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Thursday, December 13, 2012

S&P downgrades CDB’s rating again

BRIDGETOWN, Barbados, Thursday December 13, 2012 – Six months after Standard & Poor’s (S&P) lowered the Caribbean Development Bank’s (CDB) prized ‘AAA’ rating by one notch to ‘AA+’ the Wall Street ratings agency has downgraded the financial institution again. 

According to a statement issued yesterday (December 12) by the S&P, following a review of the CDB under the S&P’s revised criteria for multilateral lending institutions (MLIs), it lowered its long-term foreign currency issuer credit rating on the CDB to 'AA' from 'AA+', while revising the bank’s outlook from stable to negative due to “rising embedded risks in CDB's public-sector loan portfolio.”

While outlining its rationale for the rating given to the CDB, S&P noted that the CDB's "strong" business profile has elements that are weaker than those of higher-rated peers.

Although most borrowing members traditionally have treated CDB as a preferred creditor, one government borrower is more than 180 days in arrears to CDB on interest and principal, while the government has paid its commercial debt. By its policy, the bank has halted disbursements to this borrower in arrears, and a late interest penalty is accruing on the arrears.

S&P stated that preferred creditor treatment is an important element in its assessment because it speaks to CDB's membership support, capital adequacy, and our expectation of loss given default. CDB's exposure to the government borrower more than 180 days past due is 3% of loans and 5% of adjusted common equity (net of receivables from members).

Despite this latest downgrade, the S&P did acknowledge that there have been some improvements in the bank’s operations since its June 2012 downgrade.

In keeping with the pledge made by CDB president Dr Warren Smith to improve the bank’s internal risk management in the wake of the June 2012 downgrade wherein the S&P offered the option that the “CDB’s risk management is not commensurate with other ‘AAA’ rated multilateral lending institutions, particularly given its size and regional economic weakness”, the bank established a risk management unit and formalized a risk committee that will include senior management and the chief risk officer. Efforts are also being made to align the bank's policies of funding, liquidity, and capital adequacy with the board's stated risk appetite. While management has also proposed establishing a longer-term capital planning framework to manage the bank's capital, funding, and liquidity needs over a longer time horizon than the bank's current four-year cycle.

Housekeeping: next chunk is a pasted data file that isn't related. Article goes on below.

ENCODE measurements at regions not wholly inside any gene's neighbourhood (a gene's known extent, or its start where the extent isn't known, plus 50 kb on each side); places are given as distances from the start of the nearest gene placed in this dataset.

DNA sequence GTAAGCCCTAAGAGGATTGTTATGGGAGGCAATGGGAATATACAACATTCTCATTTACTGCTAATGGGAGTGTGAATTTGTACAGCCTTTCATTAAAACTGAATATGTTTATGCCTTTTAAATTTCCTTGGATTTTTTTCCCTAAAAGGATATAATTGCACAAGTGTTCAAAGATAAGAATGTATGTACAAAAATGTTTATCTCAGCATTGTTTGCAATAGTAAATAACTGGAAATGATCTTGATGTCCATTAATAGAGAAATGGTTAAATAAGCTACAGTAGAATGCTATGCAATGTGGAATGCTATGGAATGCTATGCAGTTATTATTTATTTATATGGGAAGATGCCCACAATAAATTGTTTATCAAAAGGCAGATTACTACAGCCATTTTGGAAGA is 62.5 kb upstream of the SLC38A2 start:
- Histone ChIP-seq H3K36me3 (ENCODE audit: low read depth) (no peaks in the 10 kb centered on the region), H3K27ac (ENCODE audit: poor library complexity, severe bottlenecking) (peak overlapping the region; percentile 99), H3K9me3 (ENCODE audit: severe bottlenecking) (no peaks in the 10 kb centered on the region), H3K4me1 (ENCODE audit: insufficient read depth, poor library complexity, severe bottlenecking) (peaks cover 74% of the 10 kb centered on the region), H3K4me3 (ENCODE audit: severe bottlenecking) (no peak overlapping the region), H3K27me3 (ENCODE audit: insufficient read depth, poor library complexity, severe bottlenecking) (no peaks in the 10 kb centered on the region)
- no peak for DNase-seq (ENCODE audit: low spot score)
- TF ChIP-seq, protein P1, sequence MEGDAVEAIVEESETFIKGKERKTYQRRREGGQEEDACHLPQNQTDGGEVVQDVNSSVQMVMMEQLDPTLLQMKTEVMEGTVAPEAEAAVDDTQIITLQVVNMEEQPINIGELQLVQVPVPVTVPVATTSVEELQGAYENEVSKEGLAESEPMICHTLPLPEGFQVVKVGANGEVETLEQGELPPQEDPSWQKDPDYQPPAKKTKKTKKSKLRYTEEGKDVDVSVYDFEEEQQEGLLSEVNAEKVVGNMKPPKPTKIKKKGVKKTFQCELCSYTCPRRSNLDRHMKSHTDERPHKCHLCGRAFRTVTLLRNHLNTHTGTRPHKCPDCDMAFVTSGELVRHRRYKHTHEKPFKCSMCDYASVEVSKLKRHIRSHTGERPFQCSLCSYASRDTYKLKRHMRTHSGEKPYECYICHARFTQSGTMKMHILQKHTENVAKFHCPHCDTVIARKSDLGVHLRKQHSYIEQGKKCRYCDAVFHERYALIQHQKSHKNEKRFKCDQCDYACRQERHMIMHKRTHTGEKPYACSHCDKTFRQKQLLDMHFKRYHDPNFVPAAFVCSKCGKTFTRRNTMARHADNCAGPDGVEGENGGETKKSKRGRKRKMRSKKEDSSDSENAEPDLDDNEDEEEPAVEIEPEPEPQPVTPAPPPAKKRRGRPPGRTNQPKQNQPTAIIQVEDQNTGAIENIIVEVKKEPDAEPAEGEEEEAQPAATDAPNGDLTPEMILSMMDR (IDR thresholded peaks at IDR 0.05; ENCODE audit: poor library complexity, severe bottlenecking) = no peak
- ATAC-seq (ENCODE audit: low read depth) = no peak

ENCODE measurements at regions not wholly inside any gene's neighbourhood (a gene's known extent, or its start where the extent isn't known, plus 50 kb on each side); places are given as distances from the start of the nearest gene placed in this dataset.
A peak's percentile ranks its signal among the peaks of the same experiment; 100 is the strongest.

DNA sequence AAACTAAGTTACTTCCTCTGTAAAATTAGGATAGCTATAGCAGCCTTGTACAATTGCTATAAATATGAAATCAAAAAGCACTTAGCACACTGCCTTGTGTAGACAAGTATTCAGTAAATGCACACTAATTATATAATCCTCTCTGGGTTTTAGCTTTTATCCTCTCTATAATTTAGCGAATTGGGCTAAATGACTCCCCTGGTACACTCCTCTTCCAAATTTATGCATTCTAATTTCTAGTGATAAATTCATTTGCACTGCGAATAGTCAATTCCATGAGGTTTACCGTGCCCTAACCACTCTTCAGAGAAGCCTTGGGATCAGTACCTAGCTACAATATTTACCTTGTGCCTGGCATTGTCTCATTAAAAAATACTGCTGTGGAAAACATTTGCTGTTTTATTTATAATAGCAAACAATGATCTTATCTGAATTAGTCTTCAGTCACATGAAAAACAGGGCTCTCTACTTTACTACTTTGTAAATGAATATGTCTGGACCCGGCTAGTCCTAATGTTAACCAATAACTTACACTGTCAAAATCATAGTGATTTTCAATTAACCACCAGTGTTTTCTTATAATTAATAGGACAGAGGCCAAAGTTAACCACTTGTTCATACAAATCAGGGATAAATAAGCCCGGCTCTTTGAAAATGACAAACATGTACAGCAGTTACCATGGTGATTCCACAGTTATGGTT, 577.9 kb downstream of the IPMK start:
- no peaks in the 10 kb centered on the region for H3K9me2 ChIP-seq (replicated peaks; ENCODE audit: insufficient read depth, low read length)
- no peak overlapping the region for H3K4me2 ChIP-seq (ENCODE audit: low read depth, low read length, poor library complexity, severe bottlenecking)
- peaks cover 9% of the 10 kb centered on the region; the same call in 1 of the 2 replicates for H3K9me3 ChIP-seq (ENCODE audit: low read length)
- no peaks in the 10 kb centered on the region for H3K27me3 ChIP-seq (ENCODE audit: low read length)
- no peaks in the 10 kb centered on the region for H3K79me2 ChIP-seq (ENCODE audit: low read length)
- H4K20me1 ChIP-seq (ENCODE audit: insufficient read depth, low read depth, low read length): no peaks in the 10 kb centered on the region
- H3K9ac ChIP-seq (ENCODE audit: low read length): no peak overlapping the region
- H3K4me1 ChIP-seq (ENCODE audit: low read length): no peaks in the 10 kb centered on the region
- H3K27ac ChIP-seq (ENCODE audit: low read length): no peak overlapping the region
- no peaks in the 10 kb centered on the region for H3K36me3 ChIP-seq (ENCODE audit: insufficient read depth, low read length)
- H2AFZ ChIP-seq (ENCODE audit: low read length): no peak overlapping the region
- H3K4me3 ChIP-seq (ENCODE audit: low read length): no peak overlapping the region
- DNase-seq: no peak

The S&P also acknowledged that the CDB's capitalization is the cornerstone of its "very strong" financial and when the ratings agency used a risk-adjusted capital framework to analyze its capital adequacy, the CDB's basic risk-adjusted capital (RAC) ratio was 21%, while higher than many other MLIs, it was still deemed to be appropriate given CDB's operational risks. The S&P stated that its concentration adjustment to the RAC ratio reflected the CDB's largest loan exposures to Jamaica (24% of loans), Barbados (12%), St. Vincent and the Grenadines (10%), St. Lucia (9%), and Belize (7%), who all remained current on their obligations to the bank.

Notwithstanding the fact that the S&P stated that its ratings on the CDB reflected the bank’s "strong" business profile and its "very strong" financial profile, the ratings agency still cautioned that it could lower its rating even further if the government borrower more than 180 days in arrears does not clear its arrears with CDB, if other member governments fall more than 180 days past due, or if (contrary to our expectation) the bank's funding conditions or liquidity weaken.

However, the S&P added that the ratings could stabilize at current levels if the public-sector loan performance improves and if member capital contributions comply with scheduled payments


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